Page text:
Luke’s Oyster Bar & Chop House, 22 Gemmill Lane. Mon-Sat, noon till midnight. For reservations, call +65 6221 4468.
Man Man Unagi Japanese Restaurant
The queues are said to be as legendary as the establishment’s main offering — Nagoya-style chargrilled unagi (freshwater eel). Located in the heart of Singapore’s Chinatown, Man Man’s unassuming dining room is small and cosy, filled with focused patrons and tanks of squirming, slithering creatures from the Mikawa Isshiki region, which is famed for its eels. The Hitsumabushi is the set to order and you are advised to enjoy it four ways — as it is, with dashi, with condiments and as you please. “I like my unagi cut slightly thicker, so if you have room, order an extra portion of the eel. It’s simple and well done, freshly grilled and smeared with tare (mirin, soy and sugar). You even have your own personal grater and nub of fresh wasabi for an added wallop of flavour. Even the rice is excellent — Tsuyahime rice from Yamagata, which is said to be perfect for unagi.”
Man Man Unagi Japanese Restaurant, #01, 1 Keong Saik Road. Mon-Sat, 11am-2.30pm & 6-10pm.
Beauty in The Pot
“One of my favourite things to do in Singapore? Eat hotpot in the wee hours of the morning,” says Yong with absolute glee. For the uninitiated, Beauty in The Pot is a steamboat chain that is an immense hit with Singapore’s foodie brigade who lap up the idea of nourishing, comforting soup thick with all kinds of delectables served from 10am right up until 6am at most of its outlets. “The ladies like it for its famous collagen-rich soups but, honestly, what better way to wind down a day or after a night out than with the quintessential Chinese comfort food? Order a wide range of goodies, from short ribs to dumplings and the like, but don’t miss the ebiko prawn paste as well as the homemade fish tofu that features soft yellowtail paste shaped into an eye-pleasing fish. There are a few outlets, including the latest at Jewel Changi Airport, but I always frequent the one at Centrepoint.”
Beauty in The Pot, #05-15/16, The Centrepoint, 176 Orchard Road. Daily, 11.30am-6am. For reservations, call +65 6235 3557.
J.B. Ah Meng Restaurant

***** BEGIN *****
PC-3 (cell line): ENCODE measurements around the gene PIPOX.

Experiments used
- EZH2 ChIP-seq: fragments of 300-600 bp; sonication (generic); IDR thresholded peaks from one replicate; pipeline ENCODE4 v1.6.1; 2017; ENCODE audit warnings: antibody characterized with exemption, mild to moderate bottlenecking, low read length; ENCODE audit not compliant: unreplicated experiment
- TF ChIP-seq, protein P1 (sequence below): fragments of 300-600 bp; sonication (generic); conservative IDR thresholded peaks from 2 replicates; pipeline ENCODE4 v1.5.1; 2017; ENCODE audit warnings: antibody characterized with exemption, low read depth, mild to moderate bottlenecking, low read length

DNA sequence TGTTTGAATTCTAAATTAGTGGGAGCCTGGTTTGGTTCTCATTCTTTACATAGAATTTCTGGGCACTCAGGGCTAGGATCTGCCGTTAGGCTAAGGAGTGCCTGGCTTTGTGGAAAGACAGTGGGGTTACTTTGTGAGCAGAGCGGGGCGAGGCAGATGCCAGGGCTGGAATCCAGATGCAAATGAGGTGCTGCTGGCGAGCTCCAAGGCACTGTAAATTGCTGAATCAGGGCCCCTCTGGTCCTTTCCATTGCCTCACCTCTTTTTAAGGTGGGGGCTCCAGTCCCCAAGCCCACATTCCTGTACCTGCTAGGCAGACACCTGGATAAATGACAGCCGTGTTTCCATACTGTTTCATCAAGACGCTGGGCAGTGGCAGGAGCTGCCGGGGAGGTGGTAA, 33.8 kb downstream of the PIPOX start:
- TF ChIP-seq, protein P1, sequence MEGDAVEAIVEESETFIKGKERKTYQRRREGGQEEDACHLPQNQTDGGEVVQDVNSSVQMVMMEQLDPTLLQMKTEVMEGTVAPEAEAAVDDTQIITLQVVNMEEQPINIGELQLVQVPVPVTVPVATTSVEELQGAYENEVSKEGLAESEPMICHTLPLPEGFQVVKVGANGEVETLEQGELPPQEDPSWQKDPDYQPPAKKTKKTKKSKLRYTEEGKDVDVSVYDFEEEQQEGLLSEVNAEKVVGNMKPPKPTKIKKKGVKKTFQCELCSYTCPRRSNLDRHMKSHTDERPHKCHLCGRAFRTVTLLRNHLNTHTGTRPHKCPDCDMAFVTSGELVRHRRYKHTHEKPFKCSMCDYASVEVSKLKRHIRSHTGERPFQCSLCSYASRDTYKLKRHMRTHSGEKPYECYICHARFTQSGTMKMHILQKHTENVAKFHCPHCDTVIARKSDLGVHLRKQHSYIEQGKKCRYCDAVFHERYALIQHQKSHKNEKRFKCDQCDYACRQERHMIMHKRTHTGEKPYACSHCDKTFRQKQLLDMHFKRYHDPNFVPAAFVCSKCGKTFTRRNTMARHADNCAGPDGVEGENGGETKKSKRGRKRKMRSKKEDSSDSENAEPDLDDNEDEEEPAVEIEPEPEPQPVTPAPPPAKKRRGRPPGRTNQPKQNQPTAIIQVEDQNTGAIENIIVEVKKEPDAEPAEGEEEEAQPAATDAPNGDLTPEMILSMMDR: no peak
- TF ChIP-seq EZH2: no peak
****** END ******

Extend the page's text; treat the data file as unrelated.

Singapore safety standards mean it’s quite all right to wander the red light district late at night without fear of losing one’s wallet or having the car broken into. But the city’s formerly notorious Geylang district is now one of the best foodie destinations on the island and this unassuming cze char (or tai chow, as the Malaysians would say) restaurant has hosted far more culinary luminaries than you can imagine. Everyone from Ferran Adria to Gordon Ramsay and, of course, the globetrotting Anthony Bourdain has dined here. “It’s the ultimate chefs’ supper club. In fact, the night we visited, the winning Japanese teams of Den and Narisawa were here, celebrating after the World’s 50 Best Restaurant awards,” says Yong. “What to order? Definitely the white pepper crab, the San Lou meehoon and the garlic chilli lala.”
J.B. Ah Meng Restaurant, 534 Geylang Road. Daily, 5.30pm-2.30am. For reservations, call +65 6741 2418.
Keng Eng Kee (KEK) Seafood
“This is probably the farthest you would have to travel for a big cze char dinner but Keng Eng Kee, located in an industrial area, is something of an icon in Singapore and quite possibly the most popular spot for locals to bring their out-of-town friends. The owners are Hainanese, although the repertoire includes some Cantonese dishes. My Singaporean friends love coming here too and always order the claypot pork belly, crab in a variety of styles and even old-fashioned favourites like sweet and sour pork.”
Keng Eng Kee (KEK) Seafood, #01-136, Block 124 Bukit Merah Lane 1, Alexandra Village. Daily, noon to 2:30pm & 5-10pm. For reservations, call +65 6272 1038.
Hill Street Tai Hwa Pork Noodle
It is inconceivable to come to Singapore and not indulge in a bowl of mee pok noodles. Some argue that Bak Chor Mee (dry or soup mee pok with minced pork) is Singapore’s iconic hawker dish and it is not hard to see why its legions of fans would agree. Slurpy, springy medium-width noodles are tossed with bits of pork and crackling in a dark, dense, chilli-spiked vinegary sauce. “I actually prefer the stall at Hong Lim Food Centre, but Crawford Lane’s is the more famous and the one with the Michelin star. Both stalls are run by members of the same family tree, anyway, so, which outlet you decide upon eventually really depends on where you are staying. But be warned — be prepared to queue for at least 45 minutes at Crawford Lane, regardless of time of day, in order to get your fix!”
Hill Street Tai Hwa Pork Noodle, #01-12, 466 Crawford Lane. Tues-Sun, 9.30am-9pm.
This article first appeared on July 15, 2019 in The Edge Malaysia.